Armenian Regulators Limit Impact Of Gas Price Hike

A thermal power plant in Hrazdan, Armenia.

YEREVAN (RFE/RL)–Utility service regulators on Monday kept unchanged the price of electricity for Armenian households despite the increased cost of Russian natural gas delivered to the country.

Starting from next month, Armenia will pay $180 per thousand cubic meters of Russian gas, up from $154 charged by the Gazprom monopoly since April 2009. The Public Services Regulatory Commission (PSRC) on Friday approved a corresponding rise in the domestic gas tariffs set by the Gazprom-controlled national gas distribution network, ArmRosGazprom (ARG).

With natural gas used for generating roughly one-third of Armenia’s electricity, the move raised fears of a knock-on effect on energy fees that were already raised almost a year ago. However, the PSRC sanctioned only a modest rise in the cost of electricity supplied to industrial enterprises. It said the electricity price households will remain unchanged at 30 drams (8 U.S. cents) per kilowatt/hour at least until next August.

Robert Nazarian, the PSRC chairman, said Armenia can sustain such a price thanks to the upcoming launch of a new and much more efficient unit at a major thermal-power plant located in Yerevan. Nazarian also noted the fact that it will mainly run on gas supplied from neighboring Iran. But he did not specify whether Iranian gas costs Armenia less than the much more extensive gas supplies from Russia.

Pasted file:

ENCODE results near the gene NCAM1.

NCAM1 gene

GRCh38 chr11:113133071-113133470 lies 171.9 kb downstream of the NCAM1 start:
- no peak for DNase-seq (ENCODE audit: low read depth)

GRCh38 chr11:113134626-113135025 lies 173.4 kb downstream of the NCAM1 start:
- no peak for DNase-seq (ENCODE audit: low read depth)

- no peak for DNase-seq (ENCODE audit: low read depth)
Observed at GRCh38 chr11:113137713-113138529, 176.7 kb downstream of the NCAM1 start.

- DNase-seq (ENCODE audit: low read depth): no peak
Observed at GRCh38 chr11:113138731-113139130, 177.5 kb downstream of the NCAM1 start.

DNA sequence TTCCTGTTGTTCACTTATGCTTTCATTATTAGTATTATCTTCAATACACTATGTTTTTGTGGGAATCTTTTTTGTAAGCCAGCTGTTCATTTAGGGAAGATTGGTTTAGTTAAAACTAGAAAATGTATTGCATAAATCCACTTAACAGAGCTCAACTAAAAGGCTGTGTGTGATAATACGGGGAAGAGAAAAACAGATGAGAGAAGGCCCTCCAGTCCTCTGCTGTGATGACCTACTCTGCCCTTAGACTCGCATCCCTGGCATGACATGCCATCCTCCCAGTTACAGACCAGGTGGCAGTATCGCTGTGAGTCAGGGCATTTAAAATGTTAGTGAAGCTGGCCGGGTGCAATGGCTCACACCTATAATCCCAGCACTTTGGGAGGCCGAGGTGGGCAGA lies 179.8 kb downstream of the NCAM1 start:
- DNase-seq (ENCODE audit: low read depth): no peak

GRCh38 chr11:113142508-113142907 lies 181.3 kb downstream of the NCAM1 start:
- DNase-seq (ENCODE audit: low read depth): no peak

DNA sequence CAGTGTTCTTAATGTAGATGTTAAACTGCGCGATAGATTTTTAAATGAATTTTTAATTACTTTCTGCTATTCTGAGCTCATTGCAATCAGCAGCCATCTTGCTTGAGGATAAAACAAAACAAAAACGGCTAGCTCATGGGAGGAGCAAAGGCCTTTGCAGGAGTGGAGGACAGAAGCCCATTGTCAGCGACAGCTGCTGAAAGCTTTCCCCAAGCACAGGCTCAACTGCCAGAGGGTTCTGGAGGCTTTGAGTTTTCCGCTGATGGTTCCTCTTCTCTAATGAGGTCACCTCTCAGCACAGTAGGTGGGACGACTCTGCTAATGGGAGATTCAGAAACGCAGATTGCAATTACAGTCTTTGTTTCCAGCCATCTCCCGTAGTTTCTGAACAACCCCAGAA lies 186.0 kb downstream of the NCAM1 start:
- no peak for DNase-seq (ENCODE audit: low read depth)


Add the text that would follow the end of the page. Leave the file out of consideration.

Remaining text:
Artur Alaverdian, director of Armenia’s second thermal power plant located in the central town of Hrazdan, confirmed that the national power distribution network intends to buy much more electricity from the Yerevan plant this year. The Hrazdan facility uses Russian gas and is owned by a subsidiary of Russia’s state-controlled Unified Energy Systems power utility.

Alaverdian criticized the PSRC’s decision not to raise the key electricity tariff, saying that it was politically motivated. “If the rules of the game were the same for all market players, the price of electricity would have to go up,” he told RFE/RL.


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